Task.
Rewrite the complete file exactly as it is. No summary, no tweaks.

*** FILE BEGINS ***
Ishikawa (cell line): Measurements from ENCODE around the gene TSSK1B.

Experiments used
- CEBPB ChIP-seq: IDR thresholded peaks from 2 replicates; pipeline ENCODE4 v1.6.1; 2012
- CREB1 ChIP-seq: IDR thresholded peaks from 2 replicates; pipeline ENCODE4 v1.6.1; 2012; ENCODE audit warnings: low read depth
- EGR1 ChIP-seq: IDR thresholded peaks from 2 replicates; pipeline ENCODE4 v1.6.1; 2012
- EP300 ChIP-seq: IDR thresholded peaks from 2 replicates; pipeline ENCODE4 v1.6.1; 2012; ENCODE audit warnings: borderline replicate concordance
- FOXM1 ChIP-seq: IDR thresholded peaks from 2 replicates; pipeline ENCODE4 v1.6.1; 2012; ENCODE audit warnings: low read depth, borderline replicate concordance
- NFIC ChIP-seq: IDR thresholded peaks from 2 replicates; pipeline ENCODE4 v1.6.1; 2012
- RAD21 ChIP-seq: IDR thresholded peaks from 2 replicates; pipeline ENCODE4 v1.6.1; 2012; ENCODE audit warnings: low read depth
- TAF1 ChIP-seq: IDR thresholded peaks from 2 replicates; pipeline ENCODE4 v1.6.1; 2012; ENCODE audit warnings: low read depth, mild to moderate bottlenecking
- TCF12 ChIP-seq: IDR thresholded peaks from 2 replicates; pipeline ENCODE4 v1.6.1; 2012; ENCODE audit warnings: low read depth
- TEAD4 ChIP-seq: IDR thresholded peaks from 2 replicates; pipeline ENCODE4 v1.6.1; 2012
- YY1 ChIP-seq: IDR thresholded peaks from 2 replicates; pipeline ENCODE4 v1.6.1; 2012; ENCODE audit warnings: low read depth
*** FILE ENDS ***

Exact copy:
Ishikawa (cell line): Measurements from ENCODE around the gene TSSK1B.

Experiments used
- CEBPB ChIP-seq: IDR thresholded peaks from 2 replicates; pipeline ENCODE4 v1.6.1; 2012
- CREB1 ChIP-seq: IDR thresholded peaks from 2 replicates; pipeline ENCODE4 v1.6.1; 2012; ENCODE audit warnings: low read depth
- EGR1 ChIP-seq: IDR thresholded peaks from 2 replicates; pipeline ENCODE4 v1.6.1; 2012
- EP300 ChIP-seq: IDR thresholded peaks from 2 replicates; pipeline ENCODE4 v1.6.1; 2012; ENCODE audit warnings: borderline replicate concordance
- FOXM1 ChIP-seq: IDR thresholded peaks from 2 replicates; pipeline ENCODE4 v1.6.1; 2012; ENCODE audit warnings: low read depth, borderline replicate concordance
- NFIC ChIP-seq: IDR thresholded peaks from 2 replicates; pipeline ENCODE4 v1.6.1; 2012
- RAD21 ChIP-seq: IDR thresholded peaks from 2 replicates; pipeline ENCODE4 v1.6.1; 2012; ENCODE audit warnings: low read depth
- TAF1 ChIP-seq: IDR thresholded peaks from 2 replicates; pipeline ENCODE4 v1.6.1; 2012; ENCODE audit warnings: low read depth, mild to moderate bottlenecking
- TCF12 ChIP-seq: IDR thresholded peaks from 2 replicates; pipeline ENCODE4 v1.6.1; 2012; ENCODE audit warnings: low read depth
- TEAD4 ChIP-seq: IDR thresholded peaks from 2 replicates; pipeline ENCODE4 v1.6.1; 2012
- YY1 ChIP-seq: IDR thresholded peaks from 2 replicates; pipeline ENCODE4 v1.6.1; 2012; ENCODE audit warnings: low read depth